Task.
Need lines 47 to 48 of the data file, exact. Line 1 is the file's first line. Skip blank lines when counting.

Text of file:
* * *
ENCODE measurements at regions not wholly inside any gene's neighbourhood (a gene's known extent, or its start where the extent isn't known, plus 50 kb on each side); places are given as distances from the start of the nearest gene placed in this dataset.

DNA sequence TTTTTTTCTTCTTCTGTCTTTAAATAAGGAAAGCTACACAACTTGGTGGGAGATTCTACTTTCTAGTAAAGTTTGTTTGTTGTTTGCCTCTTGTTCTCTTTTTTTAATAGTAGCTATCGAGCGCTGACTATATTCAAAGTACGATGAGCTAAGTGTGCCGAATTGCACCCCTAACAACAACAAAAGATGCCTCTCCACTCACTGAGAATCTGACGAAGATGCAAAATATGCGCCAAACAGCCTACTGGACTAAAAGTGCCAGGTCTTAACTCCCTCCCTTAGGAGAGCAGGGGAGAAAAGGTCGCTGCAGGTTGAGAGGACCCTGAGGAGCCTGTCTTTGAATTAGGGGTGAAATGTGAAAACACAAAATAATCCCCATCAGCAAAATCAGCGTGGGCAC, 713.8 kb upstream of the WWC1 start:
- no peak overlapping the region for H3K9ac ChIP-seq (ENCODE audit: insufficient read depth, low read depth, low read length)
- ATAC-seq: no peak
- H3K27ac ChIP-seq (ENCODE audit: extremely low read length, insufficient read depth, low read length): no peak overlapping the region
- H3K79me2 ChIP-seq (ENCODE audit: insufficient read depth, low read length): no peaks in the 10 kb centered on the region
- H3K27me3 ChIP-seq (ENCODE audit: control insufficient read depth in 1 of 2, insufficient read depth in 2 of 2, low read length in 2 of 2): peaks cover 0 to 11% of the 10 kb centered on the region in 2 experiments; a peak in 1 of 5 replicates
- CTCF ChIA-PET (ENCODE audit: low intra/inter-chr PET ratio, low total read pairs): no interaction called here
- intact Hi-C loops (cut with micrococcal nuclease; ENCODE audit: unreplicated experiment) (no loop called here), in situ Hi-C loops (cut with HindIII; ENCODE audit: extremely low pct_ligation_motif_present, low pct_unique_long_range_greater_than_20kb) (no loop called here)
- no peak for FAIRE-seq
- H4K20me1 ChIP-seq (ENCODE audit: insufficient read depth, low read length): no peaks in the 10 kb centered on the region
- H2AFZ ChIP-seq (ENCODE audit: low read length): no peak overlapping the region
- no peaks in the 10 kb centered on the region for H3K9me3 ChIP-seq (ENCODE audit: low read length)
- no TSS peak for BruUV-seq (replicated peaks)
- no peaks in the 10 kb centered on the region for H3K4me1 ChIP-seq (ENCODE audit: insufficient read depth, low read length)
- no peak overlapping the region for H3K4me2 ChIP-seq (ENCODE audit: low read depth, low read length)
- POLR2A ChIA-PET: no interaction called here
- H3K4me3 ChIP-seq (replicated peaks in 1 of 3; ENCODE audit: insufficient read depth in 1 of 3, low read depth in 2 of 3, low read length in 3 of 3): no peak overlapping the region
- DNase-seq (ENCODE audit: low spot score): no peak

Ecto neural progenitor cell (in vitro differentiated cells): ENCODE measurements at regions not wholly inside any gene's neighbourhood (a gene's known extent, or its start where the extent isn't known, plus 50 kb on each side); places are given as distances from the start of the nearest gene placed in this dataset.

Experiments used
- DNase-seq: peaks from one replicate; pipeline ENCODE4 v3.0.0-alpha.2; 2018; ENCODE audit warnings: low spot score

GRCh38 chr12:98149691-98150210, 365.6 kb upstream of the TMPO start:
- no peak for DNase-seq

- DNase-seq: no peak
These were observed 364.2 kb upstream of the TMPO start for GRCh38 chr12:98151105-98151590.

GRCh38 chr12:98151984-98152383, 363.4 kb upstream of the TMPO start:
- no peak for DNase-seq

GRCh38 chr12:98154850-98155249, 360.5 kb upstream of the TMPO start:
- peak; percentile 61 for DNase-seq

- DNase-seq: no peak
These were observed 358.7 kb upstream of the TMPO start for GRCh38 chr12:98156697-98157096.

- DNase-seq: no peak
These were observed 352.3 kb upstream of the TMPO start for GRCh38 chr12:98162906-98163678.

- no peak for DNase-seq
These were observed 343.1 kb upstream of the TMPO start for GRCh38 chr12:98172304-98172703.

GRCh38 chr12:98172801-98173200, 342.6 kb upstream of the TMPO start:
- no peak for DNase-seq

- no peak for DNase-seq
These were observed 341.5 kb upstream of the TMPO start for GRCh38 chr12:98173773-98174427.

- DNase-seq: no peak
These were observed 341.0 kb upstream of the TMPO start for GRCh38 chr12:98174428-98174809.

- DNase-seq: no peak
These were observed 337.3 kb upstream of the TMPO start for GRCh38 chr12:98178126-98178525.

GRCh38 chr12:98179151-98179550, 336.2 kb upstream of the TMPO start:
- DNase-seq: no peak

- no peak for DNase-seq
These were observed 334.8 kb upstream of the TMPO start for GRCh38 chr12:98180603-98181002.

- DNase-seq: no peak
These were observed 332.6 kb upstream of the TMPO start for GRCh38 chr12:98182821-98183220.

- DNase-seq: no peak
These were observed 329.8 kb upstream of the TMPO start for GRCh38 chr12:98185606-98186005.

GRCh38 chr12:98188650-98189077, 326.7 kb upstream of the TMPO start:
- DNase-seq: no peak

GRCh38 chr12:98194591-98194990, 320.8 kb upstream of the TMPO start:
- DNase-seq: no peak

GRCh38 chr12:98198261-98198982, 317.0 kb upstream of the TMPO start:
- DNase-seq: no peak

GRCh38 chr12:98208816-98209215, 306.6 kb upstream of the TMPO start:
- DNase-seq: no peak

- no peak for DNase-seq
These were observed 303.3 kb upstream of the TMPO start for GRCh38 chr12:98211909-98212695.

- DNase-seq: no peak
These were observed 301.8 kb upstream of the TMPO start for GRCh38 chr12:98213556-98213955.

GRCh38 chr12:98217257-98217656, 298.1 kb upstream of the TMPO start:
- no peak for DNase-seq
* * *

- no peak for DNase-seq
These were observed 334.8 kb upstream of the TMPO start for GRCh38 chr12:98180603-98181002.